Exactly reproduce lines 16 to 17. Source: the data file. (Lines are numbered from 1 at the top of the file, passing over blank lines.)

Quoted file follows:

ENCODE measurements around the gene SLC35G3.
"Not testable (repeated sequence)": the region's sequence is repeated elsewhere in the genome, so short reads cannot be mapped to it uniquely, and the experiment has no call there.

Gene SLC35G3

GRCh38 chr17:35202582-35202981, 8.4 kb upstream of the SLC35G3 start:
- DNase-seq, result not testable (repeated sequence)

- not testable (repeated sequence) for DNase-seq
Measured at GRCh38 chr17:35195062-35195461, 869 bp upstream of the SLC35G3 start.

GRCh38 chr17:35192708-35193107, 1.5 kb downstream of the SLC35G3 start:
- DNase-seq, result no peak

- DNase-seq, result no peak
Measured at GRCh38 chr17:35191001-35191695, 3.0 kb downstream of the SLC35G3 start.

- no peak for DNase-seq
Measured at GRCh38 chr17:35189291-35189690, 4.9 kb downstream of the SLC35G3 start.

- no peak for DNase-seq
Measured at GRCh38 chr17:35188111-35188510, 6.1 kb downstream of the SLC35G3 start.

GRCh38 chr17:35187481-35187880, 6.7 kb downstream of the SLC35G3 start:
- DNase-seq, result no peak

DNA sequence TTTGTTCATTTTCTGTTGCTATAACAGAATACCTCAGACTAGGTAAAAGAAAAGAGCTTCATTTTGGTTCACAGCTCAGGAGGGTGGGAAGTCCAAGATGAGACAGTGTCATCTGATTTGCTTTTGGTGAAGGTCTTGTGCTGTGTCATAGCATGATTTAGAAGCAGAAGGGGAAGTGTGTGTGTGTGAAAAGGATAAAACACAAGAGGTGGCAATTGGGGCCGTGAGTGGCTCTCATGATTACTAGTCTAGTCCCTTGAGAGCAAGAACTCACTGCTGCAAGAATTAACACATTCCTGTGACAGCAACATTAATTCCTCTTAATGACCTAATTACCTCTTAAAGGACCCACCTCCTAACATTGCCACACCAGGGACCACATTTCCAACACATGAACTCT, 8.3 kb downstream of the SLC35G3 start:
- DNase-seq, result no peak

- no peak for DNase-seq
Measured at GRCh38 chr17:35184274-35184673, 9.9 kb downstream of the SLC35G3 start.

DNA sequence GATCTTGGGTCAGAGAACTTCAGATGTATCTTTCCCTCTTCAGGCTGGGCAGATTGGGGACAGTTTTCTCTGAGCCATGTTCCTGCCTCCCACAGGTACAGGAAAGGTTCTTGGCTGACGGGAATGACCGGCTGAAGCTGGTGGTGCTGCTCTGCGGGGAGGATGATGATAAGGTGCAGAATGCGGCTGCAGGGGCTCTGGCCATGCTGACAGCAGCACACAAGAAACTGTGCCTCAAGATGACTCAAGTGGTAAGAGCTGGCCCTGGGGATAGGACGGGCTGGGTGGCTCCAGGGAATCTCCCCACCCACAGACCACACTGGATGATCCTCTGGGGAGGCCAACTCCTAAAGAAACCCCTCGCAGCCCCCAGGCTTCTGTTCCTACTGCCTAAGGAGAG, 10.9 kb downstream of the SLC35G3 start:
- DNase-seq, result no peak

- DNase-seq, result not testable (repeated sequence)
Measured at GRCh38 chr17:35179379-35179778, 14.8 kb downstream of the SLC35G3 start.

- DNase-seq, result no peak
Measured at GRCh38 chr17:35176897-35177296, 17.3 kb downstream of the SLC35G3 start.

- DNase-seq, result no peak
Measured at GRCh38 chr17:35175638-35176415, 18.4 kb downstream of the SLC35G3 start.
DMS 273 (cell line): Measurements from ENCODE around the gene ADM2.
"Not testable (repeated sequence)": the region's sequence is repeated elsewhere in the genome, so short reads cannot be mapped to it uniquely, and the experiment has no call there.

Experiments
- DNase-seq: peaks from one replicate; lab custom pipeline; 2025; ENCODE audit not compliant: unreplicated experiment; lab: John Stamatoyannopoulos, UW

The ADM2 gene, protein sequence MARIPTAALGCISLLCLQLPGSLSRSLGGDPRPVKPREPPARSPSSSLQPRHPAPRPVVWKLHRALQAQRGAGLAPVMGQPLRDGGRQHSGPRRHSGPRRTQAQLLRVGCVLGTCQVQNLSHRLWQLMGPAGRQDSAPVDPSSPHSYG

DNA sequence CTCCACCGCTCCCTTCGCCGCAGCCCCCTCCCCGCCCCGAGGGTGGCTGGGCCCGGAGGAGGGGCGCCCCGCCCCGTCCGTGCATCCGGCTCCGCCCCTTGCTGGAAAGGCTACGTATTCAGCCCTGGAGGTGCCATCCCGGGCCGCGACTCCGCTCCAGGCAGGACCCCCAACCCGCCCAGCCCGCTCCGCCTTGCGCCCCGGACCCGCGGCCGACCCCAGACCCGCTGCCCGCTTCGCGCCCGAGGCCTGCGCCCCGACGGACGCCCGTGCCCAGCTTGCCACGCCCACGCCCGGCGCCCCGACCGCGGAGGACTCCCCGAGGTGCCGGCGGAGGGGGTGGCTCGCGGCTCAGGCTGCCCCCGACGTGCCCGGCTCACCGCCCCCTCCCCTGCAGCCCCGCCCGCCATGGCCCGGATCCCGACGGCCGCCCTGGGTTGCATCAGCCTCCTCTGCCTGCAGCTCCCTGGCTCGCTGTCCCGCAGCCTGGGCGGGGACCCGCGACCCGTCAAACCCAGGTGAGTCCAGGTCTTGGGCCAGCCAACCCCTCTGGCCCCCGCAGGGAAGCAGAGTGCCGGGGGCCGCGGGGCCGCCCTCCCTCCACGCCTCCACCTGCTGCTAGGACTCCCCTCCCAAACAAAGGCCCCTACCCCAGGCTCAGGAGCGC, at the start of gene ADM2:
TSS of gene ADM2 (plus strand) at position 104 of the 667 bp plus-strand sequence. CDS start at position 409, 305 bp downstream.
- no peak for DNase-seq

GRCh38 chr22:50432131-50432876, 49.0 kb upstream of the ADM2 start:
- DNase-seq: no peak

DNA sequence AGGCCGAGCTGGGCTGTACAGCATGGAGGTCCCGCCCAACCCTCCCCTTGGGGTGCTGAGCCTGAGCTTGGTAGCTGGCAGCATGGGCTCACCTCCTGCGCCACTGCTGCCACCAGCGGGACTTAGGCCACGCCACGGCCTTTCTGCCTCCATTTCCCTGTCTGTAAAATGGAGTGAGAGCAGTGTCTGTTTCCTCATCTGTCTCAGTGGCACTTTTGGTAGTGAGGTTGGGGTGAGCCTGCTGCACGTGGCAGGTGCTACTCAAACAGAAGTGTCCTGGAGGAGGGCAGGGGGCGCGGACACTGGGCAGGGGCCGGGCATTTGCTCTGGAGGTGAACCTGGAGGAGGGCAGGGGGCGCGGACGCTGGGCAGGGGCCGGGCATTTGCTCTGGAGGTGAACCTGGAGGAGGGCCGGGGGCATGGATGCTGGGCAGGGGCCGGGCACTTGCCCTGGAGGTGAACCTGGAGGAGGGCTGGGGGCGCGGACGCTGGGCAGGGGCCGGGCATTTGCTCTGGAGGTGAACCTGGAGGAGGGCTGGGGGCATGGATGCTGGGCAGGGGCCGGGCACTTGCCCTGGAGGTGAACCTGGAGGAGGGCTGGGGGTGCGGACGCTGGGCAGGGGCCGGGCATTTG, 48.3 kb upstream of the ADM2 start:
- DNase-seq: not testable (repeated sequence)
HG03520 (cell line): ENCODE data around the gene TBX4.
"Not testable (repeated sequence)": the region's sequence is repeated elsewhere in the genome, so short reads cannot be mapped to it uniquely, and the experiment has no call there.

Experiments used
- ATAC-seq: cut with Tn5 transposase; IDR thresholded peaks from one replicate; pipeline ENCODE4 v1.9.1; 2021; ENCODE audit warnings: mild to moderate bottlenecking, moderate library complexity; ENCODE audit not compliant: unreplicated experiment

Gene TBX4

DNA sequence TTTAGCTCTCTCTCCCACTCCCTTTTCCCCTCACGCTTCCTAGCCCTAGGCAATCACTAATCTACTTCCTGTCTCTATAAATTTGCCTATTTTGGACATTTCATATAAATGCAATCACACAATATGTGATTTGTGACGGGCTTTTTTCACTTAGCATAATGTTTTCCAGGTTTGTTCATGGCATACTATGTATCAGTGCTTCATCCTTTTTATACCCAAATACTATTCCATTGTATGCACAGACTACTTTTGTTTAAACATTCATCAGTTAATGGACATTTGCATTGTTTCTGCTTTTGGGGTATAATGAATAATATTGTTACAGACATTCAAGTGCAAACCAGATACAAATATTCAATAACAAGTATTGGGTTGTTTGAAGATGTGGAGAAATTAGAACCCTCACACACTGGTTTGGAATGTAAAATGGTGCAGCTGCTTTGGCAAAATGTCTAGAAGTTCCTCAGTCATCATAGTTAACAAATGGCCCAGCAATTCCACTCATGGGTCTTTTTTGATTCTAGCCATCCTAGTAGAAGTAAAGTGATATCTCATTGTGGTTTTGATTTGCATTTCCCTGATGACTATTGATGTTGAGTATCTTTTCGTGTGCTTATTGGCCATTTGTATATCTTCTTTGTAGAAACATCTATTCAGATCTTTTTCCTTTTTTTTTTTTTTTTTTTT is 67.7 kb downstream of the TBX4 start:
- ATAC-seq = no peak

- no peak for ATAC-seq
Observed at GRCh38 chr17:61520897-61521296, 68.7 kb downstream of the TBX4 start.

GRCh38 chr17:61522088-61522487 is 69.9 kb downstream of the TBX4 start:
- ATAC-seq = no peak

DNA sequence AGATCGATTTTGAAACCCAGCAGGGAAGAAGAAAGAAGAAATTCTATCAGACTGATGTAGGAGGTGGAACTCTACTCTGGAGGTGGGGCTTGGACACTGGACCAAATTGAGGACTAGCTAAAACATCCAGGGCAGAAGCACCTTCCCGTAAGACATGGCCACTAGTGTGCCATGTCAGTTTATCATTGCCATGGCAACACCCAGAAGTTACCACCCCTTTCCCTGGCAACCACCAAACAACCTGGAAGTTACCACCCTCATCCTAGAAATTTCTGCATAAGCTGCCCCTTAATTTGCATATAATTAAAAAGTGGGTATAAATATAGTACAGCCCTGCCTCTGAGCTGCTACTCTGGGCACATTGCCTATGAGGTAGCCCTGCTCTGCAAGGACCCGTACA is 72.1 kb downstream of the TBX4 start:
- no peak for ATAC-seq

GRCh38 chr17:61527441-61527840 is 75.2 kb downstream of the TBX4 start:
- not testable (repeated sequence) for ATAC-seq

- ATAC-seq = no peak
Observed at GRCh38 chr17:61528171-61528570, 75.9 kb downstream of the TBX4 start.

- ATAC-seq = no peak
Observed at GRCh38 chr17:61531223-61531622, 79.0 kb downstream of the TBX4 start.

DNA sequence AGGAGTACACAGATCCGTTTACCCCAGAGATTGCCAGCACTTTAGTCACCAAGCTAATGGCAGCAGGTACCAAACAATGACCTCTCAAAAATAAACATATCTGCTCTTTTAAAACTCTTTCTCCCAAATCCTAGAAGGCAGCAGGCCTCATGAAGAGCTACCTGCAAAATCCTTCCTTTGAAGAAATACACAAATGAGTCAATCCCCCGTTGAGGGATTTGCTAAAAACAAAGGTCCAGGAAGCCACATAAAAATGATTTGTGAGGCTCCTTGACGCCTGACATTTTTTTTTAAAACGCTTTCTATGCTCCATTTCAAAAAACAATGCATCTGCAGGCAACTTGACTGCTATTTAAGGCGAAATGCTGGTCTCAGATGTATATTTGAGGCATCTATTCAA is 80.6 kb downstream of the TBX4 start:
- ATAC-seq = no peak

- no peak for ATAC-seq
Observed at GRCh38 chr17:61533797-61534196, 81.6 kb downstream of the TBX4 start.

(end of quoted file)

GRCh38 chr17:35187481-35187880, 6.7 kb downstream of the SLC35G3 start:
- DNase-seq, result no peak